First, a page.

“The public has always been generous and supportive of children. I don’t think they will use Dean Sparks’ retirement and double dipping to penalize the children. At least I hope they won’t,” she said. “I believe the levy campaign committee will have to tell the whole story. [Mr. Sparks’ situation] is part of that story.”

As far as urging Mr. Sparks’ departure upon a levy failure, the commissioner said: “I think that will be up to CSB.”

Board member Larry Sykes said he doesn’t anticipate the agency will be hurt by Mr. Sparks’ $77,000 payment, which he said eventually would have been collected by the executive director.

“Whether or not the money he got will impact the levy, people understand what we do. We are the first ones in to respond when there is abuse of a child or neglect of a child. That is what the agency does,” he said. “You can’t tie the agency to the employees.

“If he had retired and moved on he would have got the same amount of money and we would have hired someone else at a higher rate. He got his money and came back and we cut his salary,” Mr. Sykes said.

If the millage proposal loses, Mr. Sykes said the board will make “the necessary assessment and do what is best for the agency and the community.” He said asking Mr. Sparks to resign would be a “knee-jerk reaction.”

Theresa Cluse-Tolar, chairman of the agency’s 15-member board, said she doesn’t believe the executive director’s payouts and double dipping will be pivotal in the election.



Any voter disapproval of the levy, she predicted, would be caused by voters feeling pinched by a tough economy.

“I can’t really predict what the voters will do. Hopefully they will understand our dire situation,” she said. “There are tough choices that people need to make.”

If the levy were defeated, Ms. Cluse-Tolar said she would stand behind Mr. Sparks for the duration of his contract.

“We do not have anybody to jump into his shoes. He has done an excellent job,” she said.

Calls to other Children Services board members were not returned.

Vacation carryover

Most private sector workers aren’t allowed to carry over vacation time. They use it or lose it. But that’s not the way local government works.

Three years ago, Lucas County commissioners negotiated contracts with their five unions to reduce severance payments for workers. The policy change was implemented for nonbargaining employees as well.

Before 2011, retiring employees could cash out up to one-third of their unused sick time, up to a maximum of 320 hours. However, the new contract limits that to one-quarter and a maximum of 240 hours of sick time.

The contracts also were amended to reduce the amount of unused vacation time employees could cash out when they stop working for the county. In the past, workers had been able to carry over three years’ worth of unused vacation time. The new agreement reduced that amount in steps, ultimately restricting vacation time carry-overs to one year of vacation.

Since the change, annual payouts for unused sick time and vacation time made to employees who left county employment dropped from more than $3.2 million in 2011 to less than $1.8 million in 2013.

Mr. Gerken said the old severance structure in the collective bargaining agreements that existed before 2011 caused a spike in payouts at a time when the county was struggling financially.

“We saw that costs were going up and we had no ability to manage it,” he said. “We knew we needed to do something to manage our fiscal house and be fair to our employees.”

About 670 employees were affected by the policy change, including building regulations, canine care and control, emergency services, facilities maintenance, jobs and family services, management and budget, sanitary engineer, solid waste management, waste water treatment, and work-force development.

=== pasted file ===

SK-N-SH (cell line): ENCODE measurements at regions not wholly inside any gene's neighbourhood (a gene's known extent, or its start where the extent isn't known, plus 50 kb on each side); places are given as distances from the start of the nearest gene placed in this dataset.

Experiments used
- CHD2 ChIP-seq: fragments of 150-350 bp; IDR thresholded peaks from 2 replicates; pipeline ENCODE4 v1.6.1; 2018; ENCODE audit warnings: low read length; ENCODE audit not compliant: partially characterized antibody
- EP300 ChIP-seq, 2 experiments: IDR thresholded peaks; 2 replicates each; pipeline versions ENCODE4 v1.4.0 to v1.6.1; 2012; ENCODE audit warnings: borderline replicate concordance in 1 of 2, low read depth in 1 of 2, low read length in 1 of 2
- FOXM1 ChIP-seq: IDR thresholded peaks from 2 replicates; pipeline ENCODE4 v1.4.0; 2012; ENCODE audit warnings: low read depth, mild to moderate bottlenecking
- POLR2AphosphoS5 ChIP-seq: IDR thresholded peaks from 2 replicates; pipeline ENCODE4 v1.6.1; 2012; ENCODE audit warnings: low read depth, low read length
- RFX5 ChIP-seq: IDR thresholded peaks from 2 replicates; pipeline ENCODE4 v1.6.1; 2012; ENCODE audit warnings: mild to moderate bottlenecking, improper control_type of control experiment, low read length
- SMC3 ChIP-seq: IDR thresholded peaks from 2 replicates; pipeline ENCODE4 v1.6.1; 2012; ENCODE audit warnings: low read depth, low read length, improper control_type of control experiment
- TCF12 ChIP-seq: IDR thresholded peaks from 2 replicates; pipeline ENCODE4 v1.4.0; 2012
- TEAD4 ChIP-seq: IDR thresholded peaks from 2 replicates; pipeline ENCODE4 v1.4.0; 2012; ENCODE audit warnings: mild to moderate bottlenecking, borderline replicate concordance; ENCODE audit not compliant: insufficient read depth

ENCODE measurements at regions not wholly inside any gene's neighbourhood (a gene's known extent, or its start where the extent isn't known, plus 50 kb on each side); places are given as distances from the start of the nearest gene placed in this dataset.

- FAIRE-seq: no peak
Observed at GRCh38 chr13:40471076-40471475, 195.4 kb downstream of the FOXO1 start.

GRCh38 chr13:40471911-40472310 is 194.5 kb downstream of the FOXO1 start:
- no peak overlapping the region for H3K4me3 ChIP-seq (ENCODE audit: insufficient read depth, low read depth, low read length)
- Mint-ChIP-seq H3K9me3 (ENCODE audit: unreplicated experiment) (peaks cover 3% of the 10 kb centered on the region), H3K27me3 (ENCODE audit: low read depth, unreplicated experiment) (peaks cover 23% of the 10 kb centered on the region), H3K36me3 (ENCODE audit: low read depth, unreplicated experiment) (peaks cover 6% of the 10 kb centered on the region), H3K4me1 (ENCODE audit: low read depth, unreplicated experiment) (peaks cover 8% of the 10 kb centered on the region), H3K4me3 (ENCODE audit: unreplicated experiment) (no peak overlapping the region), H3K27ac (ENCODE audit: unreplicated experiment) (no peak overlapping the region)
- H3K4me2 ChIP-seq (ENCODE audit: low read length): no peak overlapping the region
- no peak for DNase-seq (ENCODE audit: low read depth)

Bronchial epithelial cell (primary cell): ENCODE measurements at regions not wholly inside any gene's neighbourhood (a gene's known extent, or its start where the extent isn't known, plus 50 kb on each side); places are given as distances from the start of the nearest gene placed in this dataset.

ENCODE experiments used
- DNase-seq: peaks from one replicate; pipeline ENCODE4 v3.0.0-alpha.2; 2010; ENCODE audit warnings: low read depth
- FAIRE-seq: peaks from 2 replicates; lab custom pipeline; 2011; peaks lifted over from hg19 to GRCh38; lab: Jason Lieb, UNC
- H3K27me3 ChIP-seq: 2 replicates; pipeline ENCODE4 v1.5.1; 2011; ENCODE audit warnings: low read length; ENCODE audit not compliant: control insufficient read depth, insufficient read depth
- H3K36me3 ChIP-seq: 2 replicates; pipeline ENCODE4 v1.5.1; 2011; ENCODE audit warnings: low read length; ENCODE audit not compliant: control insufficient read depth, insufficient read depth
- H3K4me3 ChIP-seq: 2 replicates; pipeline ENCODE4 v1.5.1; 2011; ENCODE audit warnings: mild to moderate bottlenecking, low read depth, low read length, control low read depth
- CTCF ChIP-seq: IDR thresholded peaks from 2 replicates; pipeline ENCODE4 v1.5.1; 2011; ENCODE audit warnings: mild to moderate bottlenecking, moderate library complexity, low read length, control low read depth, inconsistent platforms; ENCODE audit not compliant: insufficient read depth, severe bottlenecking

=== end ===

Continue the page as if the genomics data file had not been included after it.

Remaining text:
“We are proud of our workers for stepping up and agreeing to the changes. They did that at a time when they were not getting any raises,” Mr. Gerken said.

Subsequently, the offices of the coroner, engineer, recorder, and treasurer and the Family Council, Mental Health, and Recovery Services, and Veterans Service Commission adopted the guidelines set by the commissioners.

“We try to lead by example. We figured that somebody had to go first on this and change the way we were doing things,” Mr. Gerken said. “We did and tried to set some pattern on that.”

Brian Cunningham, director of human resources for the offices under the county commissioners, said paring down the weeks of vacation that employees can accrue and carry over from year to year likely had an effect on the total payouts.

“That would have something to do with it,” he said. “With carrying over fewer hours to cash out at the end of their employment, there is a direct implication there. But it depends on the number of employees who separated employment from the county.”

According to county payroll records, 227 workers left employment with the county last year, about 50 fewer than in 2011.

Mr. Sparks said the Children Services board approved changes in its collective bargaining agreements in 2013 to reduce severance payouts and eventually put the agency in line with the county commissioners’ guidelines.

Incremental steps in the union contracts will limit vacation-time carryovers to one year’s worth of vacation by May 1, 2016, for all employees. Currently, employees who joined the agency after Jan. 1, 2013, can only carry over one year of vacation.

Before 2013, the policy for unused sick time payouts at retirement allowed for all employees to collect one-quarter, up to a maximum of 520 hours, of their unused sick leave. The new contract creating incremental steps ultimately will reduce the maximum number of sick-time payout hours for retirees to 240 in 2015.

Mr. Sparks said the concessions in severance payouts had been urged by county commissioners and enacted through negotiations.

“We are trying to implement this as fairly as we can with our staff. The bargaining units are being very cooperative,” he said. “We are trying in the major things to follow the lead of the county and be part of the commissioners in the way they do things.”

Contact Mark Reiter at: or 419-724-6199.